Canavalia molokaiensis

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Canavalia molokaiensis
Starr 080314-3416 Canavalia molokaiensis.jpg
Conservation status
Scientific classification
Kingdom: Plantae
(unranked): Angiosperms
(unranked): Eudicots
(unranked): Rosids
Order: Fabales
Family: Fabaceae
Genus: Canavalia
Species: C. molokaiensis
Binomial name
Canavalia molokaiensis
O.Deg., I.Deg. & J.D.Sauer

Canavalia molokaiensis, commonly known as the Molokaʻi Jack-bean or puakauhi, is a rare species flowering plant in the legume family, Fabaceae, that is endemic to the island of Molokaʻi in Hawaii. This and other Hawaiian Canavalia are known there as ʻāwikiwiki.

The plant is a vine with red-purple pealike flowers. It inhabits exposed, steep cliffs in dry and mesic forests that are dominated by ʻōhiʻa lehua (Metrosideros polymorpha) and ʻaʻaliʻi (Dodonaea viscosa) at elevations of 850–930 m (2,790–3,050 ft). Associated plants include ʻāhinahina (Artemisia spp.), ʻakoko (Euphorbia spp.), pilo (Coprosma spp.), pūkiawe (Styphelia tameiameiae), and ʻākia (Wikstroemia spp.).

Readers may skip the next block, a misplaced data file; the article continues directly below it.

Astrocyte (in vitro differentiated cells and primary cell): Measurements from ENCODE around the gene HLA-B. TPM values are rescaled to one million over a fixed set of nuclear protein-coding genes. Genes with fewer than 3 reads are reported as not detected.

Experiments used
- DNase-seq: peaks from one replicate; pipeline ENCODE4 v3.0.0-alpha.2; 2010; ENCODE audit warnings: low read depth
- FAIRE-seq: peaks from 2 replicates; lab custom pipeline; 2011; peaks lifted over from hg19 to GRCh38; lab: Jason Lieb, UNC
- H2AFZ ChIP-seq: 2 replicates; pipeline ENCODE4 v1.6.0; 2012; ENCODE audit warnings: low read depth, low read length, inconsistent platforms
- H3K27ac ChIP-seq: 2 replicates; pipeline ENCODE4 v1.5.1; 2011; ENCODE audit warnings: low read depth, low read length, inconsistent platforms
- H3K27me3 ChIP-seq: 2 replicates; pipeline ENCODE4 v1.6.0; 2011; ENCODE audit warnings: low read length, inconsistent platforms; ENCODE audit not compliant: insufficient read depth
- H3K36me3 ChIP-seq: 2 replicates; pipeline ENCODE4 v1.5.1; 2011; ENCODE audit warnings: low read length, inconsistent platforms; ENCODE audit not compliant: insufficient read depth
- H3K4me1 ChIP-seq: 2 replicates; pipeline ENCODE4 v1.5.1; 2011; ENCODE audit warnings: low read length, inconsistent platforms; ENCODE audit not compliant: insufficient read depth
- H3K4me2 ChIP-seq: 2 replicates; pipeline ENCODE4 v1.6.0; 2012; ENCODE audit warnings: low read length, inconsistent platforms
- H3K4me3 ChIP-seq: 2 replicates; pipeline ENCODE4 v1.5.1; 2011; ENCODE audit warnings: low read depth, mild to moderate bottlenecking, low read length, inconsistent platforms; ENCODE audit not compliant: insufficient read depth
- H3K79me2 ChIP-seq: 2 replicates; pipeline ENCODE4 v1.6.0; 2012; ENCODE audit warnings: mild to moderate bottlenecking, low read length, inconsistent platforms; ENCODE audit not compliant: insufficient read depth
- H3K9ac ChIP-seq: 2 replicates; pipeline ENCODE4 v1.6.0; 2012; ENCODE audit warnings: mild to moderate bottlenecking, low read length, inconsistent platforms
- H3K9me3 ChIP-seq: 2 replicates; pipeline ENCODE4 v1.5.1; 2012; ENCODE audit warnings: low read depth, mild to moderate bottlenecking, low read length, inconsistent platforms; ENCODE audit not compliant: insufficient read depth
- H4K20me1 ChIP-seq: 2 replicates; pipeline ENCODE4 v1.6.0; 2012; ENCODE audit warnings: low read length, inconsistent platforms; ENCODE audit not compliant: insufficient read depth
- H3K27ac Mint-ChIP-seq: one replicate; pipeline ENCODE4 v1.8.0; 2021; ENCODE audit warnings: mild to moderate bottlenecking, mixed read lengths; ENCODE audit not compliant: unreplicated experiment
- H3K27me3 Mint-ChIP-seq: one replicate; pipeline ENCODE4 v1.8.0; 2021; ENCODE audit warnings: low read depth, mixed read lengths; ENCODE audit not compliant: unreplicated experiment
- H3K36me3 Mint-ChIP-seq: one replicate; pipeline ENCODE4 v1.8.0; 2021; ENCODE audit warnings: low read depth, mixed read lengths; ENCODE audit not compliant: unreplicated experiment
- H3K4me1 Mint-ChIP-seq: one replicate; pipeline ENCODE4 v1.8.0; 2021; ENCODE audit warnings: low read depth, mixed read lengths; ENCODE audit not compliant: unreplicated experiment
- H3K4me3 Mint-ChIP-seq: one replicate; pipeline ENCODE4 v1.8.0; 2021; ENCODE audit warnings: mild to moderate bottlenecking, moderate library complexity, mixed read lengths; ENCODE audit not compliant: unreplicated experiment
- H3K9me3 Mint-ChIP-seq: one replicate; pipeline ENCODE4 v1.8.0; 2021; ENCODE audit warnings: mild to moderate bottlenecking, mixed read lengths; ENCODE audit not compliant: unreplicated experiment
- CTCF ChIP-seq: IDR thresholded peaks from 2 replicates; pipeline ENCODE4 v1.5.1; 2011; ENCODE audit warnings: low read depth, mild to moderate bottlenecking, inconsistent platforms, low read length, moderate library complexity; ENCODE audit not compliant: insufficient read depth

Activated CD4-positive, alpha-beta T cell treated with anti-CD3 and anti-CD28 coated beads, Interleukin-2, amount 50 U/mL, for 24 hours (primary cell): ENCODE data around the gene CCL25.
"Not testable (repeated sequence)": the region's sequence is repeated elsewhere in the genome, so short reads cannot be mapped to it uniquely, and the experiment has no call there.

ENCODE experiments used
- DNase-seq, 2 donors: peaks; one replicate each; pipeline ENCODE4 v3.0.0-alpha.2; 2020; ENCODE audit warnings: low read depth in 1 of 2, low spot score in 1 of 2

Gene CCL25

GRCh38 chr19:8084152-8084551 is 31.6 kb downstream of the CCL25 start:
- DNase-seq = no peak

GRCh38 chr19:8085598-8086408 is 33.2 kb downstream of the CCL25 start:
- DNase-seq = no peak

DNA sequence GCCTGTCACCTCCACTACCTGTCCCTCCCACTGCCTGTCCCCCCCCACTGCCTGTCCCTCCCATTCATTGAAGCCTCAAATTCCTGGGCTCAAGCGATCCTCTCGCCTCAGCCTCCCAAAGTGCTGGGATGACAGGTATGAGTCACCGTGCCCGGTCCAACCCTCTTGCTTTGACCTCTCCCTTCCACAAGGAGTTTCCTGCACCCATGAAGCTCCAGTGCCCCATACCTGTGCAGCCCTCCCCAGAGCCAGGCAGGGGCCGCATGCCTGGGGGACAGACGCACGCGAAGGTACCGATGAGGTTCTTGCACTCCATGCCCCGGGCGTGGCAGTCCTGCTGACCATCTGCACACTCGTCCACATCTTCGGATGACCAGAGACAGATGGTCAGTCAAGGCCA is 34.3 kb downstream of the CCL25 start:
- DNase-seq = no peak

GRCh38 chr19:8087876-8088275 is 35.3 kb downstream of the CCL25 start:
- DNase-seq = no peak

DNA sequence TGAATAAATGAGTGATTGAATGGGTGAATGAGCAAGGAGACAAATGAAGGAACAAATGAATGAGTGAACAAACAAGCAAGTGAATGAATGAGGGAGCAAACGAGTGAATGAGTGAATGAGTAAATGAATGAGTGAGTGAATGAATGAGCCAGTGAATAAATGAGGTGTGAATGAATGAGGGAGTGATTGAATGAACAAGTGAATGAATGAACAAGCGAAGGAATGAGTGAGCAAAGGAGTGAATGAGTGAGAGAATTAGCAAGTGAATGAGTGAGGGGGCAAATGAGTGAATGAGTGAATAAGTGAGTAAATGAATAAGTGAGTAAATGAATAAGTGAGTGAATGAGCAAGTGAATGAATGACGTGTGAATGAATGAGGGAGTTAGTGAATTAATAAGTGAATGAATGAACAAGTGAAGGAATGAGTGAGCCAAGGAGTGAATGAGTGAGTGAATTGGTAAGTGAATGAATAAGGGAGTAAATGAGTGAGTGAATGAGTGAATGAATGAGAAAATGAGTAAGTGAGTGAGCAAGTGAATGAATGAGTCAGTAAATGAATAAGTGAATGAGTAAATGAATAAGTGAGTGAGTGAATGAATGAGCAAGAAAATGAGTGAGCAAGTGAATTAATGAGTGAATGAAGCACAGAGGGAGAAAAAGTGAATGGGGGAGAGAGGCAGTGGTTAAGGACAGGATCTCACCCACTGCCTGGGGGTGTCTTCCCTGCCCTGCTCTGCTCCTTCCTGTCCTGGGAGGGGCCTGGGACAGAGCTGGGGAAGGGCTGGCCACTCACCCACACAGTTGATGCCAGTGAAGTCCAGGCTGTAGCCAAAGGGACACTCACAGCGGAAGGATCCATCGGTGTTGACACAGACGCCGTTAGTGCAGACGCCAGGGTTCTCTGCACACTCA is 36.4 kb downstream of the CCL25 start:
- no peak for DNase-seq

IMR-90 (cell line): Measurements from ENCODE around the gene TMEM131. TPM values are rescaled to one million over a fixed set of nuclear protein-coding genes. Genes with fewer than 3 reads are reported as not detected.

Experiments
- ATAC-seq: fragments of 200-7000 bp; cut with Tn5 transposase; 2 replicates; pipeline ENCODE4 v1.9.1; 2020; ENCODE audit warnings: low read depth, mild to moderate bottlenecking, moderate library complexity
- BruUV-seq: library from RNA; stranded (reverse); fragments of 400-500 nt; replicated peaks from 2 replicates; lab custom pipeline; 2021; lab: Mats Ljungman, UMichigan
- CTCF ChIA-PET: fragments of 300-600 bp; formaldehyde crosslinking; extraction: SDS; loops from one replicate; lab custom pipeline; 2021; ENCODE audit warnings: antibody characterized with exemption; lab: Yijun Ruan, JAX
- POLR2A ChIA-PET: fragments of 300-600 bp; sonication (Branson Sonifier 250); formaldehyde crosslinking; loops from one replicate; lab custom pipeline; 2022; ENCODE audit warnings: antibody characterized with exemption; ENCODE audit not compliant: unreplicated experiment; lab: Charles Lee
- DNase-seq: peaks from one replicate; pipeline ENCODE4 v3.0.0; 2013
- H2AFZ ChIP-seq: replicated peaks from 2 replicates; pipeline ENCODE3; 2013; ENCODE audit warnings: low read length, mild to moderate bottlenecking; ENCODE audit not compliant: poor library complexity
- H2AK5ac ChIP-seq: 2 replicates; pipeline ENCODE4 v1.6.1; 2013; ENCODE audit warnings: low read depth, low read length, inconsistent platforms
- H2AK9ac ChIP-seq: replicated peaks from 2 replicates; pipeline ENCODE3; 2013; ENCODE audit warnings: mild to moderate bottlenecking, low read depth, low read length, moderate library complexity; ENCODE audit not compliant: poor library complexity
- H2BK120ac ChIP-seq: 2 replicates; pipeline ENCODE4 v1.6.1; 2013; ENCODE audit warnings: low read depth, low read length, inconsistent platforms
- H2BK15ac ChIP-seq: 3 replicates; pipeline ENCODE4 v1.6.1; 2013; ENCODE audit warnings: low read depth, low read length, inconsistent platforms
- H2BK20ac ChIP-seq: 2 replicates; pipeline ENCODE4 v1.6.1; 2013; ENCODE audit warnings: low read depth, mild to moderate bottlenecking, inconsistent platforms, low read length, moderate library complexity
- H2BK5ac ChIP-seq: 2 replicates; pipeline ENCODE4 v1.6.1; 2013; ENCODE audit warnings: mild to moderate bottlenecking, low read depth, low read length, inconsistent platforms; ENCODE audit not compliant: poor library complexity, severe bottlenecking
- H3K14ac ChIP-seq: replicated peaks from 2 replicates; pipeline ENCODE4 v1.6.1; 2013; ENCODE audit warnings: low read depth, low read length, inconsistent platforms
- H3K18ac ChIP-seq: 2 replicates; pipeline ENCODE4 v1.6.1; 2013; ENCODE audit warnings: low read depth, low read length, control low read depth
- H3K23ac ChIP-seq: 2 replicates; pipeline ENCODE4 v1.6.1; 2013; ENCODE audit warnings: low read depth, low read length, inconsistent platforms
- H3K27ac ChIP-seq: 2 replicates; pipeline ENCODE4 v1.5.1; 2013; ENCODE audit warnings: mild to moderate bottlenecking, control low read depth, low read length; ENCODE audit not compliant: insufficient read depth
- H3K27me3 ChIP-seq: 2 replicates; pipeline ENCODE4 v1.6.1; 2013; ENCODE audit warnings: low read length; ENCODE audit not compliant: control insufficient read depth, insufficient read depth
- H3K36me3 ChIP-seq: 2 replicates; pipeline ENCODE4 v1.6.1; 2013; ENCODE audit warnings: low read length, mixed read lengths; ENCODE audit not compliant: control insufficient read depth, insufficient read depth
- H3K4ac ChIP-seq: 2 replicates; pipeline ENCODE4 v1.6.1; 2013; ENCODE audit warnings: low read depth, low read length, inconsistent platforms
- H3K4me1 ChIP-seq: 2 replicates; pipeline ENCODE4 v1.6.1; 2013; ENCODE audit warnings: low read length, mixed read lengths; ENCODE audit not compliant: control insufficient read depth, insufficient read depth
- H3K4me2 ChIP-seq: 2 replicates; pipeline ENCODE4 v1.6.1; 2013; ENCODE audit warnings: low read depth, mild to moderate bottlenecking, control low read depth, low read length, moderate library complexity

This rare plant is threatened by habitat destruction, mainly due to introduced grazing mammals.[2] It is limited to four populations with a total of 200 to 500 individuals;[2] this is sometimes described as one badly fragmented population.[1] Other threats include introduced plant species.[3] This has been a federally listed endangered species of the United States since 1992.[2]

References[edit]

  1. ^ a b Bruegmann, M.M. & Caraway, V. (2003). Canavalia molokaiensis. 2006. IUCN Red List of Threatened Species. IUCN 2006. www.iucnredlist.org. Retrieved on 27 January 2010.
  2. ^ a b c "Canavalia molokaiensis". CPC National Collection Plant Profiles. Center for Plant Conservation. 2008-07-22. Retrieved 2009-11-16. 
  3. ^ The Nature Conservancy

External links[edit]

Media related to Canavalia molokaiensis at Wikimedia Commons